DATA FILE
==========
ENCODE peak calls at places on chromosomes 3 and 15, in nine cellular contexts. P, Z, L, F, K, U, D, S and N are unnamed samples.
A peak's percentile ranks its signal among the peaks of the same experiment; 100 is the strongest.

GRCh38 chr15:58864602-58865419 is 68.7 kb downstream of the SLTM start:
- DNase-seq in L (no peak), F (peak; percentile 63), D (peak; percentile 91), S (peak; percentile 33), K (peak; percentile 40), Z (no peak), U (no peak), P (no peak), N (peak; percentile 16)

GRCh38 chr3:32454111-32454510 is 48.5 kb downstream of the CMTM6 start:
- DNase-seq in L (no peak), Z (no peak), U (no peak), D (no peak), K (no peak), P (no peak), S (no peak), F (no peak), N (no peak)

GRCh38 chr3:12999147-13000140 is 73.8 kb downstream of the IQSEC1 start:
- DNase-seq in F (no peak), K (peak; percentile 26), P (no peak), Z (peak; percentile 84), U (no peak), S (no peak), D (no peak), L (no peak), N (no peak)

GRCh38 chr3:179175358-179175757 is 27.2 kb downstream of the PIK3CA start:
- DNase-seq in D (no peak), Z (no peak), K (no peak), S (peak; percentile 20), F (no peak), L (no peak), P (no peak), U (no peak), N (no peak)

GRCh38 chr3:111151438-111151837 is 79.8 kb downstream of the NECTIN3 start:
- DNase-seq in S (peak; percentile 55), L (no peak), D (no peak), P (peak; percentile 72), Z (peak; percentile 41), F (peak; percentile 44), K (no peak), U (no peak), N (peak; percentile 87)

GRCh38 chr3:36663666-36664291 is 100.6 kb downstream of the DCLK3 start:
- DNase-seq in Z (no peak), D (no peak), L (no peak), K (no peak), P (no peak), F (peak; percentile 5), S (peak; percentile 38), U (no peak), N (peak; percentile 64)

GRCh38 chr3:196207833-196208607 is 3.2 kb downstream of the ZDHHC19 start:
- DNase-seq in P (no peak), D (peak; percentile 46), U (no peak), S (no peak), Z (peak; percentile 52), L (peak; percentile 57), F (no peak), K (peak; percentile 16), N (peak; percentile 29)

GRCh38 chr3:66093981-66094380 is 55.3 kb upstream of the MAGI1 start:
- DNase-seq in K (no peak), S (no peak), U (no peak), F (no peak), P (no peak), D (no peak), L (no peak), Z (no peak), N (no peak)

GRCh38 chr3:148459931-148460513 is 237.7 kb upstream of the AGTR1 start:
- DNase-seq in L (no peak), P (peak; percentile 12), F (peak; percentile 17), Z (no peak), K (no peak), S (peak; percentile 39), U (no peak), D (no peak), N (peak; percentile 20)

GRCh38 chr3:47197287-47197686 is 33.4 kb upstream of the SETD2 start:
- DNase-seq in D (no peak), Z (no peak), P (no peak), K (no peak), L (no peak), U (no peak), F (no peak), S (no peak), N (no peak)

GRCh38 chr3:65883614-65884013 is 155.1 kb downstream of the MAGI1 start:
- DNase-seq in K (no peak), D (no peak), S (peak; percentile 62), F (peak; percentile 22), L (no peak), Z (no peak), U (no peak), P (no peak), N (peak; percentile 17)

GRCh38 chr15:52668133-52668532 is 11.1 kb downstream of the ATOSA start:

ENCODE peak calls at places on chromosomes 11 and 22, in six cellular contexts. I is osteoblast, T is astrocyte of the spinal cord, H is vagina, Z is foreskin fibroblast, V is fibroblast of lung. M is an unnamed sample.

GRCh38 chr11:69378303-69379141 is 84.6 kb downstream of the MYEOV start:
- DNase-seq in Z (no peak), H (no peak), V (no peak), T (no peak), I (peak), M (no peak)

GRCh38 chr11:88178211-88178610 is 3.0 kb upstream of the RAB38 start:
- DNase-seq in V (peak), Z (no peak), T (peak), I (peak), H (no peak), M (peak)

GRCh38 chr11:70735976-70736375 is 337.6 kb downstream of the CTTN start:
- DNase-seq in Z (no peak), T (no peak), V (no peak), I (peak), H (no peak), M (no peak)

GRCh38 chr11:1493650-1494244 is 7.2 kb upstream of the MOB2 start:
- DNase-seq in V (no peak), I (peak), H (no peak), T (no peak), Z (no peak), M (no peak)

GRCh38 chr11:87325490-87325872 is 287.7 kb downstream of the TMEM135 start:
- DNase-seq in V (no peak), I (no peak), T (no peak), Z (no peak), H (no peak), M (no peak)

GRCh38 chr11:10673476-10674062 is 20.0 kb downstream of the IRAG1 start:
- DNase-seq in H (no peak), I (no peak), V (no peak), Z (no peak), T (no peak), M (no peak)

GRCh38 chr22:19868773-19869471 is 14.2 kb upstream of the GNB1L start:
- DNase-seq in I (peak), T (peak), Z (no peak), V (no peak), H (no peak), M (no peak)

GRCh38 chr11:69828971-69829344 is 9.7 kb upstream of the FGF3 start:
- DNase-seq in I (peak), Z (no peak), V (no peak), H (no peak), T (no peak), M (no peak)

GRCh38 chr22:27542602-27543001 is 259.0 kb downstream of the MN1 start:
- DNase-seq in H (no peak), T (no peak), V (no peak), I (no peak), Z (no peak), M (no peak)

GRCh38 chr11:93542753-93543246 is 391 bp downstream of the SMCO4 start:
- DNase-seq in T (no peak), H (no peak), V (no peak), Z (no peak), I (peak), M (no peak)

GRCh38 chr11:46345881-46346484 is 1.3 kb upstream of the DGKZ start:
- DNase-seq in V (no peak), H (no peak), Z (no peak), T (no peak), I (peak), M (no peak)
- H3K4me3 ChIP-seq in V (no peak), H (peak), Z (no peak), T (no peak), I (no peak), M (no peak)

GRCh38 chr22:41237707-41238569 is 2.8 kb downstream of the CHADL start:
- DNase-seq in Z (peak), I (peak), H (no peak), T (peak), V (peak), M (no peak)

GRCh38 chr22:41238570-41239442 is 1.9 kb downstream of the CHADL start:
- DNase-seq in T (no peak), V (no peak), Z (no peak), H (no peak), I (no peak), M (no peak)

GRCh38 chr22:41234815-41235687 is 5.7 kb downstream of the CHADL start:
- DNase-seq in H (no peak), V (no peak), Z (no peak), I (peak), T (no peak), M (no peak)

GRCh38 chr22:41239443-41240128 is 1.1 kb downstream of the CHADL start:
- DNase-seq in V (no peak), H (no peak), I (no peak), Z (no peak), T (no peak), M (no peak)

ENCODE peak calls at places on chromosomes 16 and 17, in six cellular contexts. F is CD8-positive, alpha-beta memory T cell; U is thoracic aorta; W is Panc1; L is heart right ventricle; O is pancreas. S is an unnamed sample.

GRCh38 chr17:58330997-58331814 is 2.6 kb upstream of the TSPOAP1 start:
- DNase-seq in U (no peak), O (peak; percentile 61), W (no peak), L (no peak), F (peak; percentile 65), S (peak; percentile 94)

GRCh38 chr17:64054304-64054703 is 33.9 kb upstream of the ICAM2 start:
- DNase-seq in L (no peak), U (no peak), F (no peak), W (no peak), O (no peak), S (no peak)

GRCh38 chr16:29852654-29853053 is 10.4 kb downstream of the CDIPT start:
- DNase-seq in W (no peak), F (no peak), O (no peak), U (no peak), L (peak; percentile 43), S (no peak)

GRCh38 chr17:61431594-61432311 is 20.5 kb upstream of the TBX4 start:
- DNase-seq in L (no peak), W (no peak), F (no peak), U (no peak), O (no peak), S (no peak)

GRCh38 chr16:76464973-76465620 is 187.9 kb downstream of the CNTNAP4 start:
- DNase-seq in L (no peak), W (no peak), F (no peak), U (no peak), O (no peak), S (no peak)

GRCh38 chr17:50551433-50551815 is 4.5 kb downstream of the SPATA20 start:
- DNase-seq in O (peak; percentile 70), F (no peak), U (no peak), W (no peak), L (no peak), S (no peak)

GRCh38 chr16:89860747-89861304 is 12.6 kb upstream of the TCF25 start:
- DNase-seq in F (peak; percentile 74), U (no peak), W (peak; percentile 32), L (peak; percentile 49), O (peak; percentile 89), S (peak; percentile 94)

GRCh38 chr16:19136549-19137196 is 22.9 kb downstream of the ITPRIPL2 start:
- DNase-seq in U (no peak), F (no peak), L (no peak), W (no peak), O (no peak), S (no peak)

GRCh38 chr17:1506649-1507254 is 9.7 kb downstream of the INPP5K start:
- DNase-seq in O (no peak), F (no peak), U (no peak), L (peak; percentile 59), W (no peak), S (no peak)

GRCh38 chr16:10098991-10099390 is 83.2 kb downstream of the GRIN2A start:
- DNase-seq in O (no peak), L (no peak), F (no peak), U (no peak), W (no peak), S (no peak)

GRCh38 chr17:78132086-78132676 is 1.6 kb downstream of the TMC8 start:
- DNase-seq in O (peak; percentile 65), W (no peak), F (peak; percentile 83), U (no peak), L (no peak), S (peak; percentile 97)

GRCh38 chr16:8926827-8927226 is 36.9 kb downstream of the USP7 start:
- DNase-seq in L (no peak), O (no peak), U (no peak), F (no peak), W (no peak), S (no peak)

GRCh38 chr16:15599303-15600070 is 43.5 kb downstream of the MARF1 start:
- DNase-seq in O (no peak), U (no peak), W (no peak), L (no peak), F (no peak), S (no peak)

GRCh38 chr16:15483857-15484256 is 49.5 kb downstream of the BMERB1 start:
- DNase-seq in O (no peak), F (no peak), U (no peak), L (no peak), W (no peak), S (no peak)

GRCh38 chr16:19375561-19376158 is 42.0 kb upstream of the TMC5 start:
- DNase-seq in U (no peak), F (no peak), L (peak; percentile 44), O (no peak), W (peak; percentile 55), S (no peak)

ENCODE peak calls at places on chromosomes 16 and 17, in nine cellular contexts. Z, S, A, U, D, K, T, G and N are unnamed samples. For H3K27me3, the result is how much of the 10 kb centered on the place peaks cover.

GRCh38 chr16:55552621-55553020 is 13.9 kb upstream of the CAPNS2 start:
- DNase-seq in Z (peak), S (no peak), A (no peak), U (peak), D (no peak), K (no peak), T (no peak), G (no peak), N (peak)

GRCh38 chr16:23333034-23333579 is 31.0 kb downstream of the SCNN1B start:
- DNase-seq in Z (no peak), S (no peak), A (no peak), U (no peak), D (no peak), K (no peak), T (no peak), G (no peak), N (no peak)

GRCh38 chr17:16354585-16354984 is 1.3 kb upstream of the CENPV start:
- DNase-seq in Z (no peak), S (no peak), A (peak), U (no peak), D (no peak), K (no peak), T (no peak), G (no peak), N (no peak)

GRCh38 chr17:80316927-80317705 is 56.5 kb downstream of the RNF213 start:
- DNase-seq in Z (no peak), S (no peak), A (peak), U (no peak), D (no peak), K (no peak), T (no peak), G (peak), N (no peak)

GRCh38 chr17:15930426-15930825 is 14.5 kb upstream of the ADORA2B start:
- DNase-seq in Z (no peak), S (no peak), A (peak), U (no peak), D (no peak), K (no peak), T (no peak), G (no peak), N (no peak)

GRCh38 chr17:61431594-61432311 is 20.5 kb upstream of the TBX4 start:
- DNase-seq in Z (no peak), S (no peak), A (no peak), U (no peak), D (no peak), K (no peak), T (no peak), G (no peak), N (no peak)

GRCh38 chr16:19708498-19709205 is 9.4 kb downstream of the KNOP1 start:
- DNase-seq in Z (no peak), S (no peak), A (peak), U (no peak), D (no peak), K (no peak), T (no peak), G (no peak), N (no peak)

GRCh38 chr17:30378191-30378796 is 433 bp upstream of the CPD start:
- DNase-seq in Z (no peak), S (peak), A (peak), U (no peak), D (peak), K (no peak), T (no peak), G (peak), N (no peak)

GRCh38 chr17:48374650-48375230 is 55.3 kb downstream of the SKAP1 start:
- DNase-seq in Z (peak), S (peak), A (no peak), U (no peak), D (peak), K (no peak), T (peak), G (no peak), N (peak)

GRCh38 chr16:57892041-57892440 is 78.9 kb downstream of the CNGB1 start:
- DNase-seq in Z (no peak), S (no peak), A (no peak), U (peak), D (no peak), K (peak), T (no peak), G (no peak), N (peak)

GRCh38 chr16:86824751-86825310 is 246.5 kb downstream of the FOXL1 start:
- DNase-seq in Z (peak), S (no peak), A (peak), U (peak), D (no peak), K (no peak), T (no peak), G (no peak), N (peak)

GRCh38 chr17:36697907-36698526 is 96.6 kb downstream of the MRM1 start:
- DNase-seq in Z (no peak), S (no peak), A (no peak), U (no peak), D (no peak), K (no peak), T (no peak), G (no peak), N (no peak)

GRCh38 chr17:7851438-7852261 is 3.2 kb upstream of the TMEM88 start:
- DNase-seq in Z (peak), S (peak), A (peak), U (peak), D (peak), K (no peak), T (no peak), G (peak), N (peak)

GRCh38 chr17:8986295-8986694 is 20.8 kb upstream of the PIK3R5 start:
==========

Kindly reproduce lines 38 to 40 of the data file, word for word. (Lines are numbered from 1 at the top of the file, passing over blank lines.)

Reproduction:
- DNase-seq in H (no peak), I (no peak), V (no peak), Z (no peak), T (no peak), M (no peak)

GRCh38 chr22:19868773-19869471 is 14.2 kb upstream of the GNB1L start:
- DNase-seq in I (peak), T (peak), Z (no peak), V (no peak), H (no peak), M (no peak)